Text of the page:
Narrow Angle Glaucoma Basics

Narrow angle glaucoma, also known as angle-closure glaucoma, is a type of glaucoma characterized by the narrowing or closure of the drainage angle in the eye. This blockage prevents the proper flow of fluid out of the eye, leading to a sudden increase in intraocular pressure and potential damage to the optic nerve.

When to See a Doctor

Laser iridotomy is used to prevent angle-closure glaucoma in people who are at risk for having this issue. Those people have what is called "narrow angle." If the iris suddenly blocks the drainage angle, it is called an attack of acute angle-closure glaucoma. Symptoms of an attack include:

  • hazy or foggy vision
  • severe eye and/or brown pain
  • headace, nausea, vomiting
  • seeing rainbow-colored rings or halos around lights

An acute angle-closure glaucoma attack is an emergency. It must be treated quickly to prevent loss of vision. If you have these symptoms, call an ophthalmologist right away or go to a hospital emergency room.

Some people do not have symptoms with their closed-angle glaucoma, but high pressure is still damaging the optic nerve. This is called chronic angle-closure glaucoma. This condition often requires surgery. Ophthalmologists know that reducing eye pressure as soon as possible can save your vision.

Learn how LPI can help your glaucoma symptoms.

What is a Laser Peripheral Iridotomy?

Laser iridotomy is an outpatient procedure. A laser will be used to create a tiny hole in your iris. This helps the aqueous fluid flow out of the eye. It also helps the iris return to its normal position. The fluid can then move in and out of the eye as it should, lowering the pressure within. Laser iridotomy only takes a few minutes. Here's what happens:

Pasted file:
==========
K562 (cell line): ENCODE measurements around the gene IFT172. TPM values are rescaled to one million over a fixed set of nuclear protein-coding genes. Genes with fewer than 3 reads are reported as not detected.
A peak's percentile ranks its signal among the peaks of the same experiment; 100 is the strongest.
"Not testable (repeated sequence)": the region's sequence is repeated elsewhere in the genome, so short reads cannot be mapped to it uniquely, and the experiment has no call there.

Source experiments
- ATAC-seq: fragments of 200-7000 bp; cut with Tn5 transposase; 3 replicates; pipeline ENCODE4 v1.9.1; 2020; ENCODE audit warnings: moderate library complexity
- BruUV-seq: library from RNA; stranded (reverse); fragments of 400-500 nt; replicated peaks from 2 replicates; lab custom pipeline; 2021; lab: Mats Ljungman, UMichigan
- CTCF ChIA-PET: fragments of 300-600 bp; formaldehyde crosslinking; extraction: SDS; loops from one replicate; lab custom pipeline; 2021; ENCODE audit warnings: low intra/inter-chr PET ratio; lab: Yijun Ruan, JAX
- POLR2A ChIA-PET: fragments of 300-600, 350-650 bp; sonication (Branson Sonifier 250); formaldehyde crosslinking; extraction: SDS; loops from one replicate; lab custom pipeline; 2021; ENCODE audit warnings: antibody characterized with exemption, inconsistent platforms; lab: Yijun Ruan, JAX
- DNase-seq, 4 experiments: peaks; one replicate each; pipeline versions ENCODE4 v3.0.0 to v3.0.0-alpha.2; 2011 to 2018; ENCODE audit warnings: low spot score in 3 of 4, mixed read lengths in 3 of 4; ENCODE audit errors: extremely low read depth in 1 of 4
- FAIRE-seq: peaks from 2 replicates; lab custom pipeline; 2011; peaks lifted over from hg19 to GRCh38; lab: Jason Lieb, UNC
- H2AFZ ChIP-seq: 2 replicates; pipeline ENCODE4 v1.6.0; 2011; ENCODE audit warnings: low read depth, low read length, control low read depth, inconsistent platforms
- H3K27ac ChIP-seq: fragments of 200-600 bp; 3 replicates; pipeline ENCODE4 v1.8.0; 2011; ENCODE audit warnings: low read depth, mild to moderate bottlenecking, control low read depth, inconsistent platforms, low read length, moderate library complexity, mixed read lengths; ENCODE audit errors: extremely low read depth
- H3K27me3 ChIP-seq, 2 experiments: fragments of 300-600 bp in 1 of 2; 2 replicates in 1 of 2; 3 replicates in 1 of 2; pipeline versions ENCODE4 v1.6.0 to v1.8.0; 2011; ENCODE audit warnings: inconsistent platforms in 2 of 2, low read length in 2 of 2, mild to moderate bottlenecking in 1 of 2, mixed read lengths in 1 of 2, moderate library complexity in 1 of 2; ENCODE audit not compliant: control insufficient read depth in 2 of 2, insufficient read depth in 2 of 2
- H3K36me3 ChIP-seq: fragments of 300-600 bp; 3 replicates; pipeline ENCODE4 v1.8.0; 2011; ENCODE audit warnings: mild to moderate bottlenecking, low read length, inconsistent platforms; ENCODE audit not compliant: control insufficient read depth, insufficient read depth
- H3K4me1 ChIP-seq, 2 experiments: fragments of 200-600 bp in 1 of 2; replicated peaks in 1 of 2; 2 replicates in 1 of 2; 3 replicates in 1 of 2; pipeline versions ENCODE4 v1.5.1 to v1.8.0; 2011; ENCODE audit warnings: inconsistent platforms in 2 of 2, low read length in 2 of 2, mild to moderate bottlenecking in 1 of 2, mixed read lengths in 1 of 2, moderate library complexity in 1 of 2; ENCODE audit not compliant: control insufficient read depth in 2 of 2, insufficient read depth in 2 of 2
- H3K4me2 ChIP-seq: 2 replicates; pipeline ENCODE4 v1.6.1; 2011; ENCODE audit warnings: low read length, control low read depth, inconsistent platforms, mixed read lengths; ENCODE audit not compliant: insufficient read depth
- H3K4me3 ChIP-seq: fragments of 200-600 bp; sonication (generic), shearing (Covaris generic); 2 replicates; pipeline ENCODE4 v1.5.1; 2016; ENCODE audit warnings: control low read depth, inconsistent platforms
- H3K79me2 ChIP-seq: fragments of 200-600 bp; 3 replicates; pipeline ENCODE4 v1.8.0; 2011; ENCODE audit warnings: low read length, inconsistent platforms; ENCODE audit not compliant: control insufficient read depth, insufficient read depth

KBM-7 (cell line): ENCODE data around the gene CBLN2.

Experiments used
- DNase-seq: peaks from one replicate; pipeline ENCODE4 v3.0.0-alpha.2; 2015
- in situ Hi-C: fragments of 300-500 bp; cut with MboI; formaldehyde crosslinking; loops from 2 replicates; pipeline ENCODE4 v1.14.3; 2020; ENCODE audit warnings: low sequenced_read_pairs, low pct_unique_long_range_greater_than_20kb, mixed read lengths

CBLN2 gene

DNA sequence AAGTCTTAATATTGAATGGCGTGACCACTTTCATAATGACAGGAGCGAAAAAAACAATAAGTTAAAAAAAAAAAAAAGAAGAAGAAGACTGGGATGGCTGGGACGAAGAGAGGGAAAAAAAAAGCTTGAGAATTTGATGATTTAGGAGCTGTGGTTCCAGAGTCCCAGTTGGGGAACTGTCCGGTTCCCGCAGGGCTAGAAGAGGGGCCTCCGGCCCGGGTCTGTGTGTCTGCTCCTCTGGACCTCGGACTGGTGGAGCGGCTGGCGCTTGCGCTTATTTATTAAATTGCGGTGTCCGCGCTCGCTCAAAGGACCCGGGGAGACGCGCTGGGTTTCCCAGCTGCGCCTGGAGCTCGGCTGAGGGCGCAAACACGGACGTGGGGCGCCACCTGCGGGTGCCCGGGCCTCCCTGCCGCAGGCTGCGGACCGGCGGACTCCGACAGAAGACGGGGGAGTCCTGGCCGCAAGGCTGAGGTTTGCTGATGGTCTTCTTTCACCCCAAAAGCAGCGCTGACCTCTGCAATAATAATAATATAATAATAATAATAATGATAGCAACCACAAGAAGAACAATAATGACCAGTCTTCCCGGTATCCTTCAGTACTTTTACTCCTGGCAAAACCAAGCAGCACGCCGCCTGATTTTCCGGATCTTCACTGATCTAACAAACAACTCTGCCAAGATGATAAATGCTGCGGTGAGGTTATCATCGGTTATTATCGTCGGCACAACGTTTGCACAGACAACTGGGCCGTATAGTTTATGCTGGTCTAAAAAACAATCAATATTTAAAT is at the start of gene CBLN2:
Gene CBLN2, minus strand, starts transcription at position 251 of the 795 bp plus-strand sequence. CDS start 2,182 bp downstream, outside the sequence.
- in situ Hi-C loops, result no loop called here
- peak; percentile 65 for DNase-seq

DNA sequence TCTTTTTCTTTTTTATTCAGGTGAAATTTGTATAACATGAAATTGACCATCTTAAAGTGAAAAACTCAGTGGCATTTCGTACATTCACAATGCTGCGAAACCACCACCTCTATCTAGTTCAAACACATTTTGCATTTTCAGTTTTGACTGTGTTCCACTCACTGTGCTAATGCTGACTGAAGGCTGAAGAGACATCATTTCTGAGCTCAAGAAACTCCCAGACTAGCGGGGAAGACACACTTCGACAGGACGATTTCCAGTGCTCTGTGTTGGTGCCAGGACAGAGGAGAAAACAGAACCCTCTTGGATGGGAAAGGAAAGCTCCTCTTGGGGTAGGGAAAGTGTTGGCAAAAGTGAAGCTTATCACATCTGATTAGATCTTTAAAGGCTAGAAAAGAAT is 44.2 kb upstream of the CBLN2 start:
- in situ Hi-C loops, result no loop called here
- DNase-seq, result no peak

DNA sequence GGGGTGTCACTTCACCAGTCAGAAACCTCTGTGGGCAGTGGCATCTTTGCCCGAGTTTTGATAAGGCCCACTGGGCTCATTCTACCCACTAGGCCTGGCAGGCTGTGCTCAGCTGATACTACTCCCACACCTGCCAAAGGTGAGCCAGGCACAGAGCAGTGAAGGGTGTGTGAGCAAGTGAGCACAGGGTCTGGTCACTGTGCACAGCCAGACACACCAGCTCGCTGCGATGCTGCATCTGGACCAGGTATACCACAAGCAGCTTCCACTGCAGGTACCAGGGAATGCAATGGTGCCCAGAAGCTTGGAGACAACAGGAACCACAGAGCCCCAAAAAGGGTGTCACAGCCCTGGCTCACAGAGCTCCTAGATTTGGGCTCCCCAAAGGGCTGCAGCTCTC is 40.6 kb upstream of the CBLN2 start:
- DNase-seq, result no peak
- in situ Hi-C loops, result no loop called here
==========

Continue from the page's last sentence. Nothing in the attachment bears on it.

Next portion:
• Your eye will be numbed with eye drops. You may be given other eye drops as well to make your pupil very small.
  • Your ophthalmologist will place a special contact lens on your eye. This serves as a guide for the laser.
  • Using the laser, your ophthalmologist will precisely create a tiny hole in your iris. You may feel a stinging sensation as the laser is used.
  • After the procedure, your vision may be blurry for a few hours. Plan to have someone drive you home after the surgery.
  • Your ophthalmologist may prescribe medicine that you need to take for a few days after laser iridotomy.

Illustration of Laser Iridotomy procedure

Benefits of LPI

Angle widening. LPI helps to widen the angle by creating a small opening in the iris, allowing for better fluid drainage and reducing the risk of angle-closure glaucoma.

Prevention of Vision Loss. By lowering the risk of angle-closure glaucoma, LPI can help preserve your vision and prevent sudden vision loss associated with this condition.

Minimally Invasive. LPI is a minimally invasive procedure performed in an outpatient setting, usually taking only a few minutes to complete.

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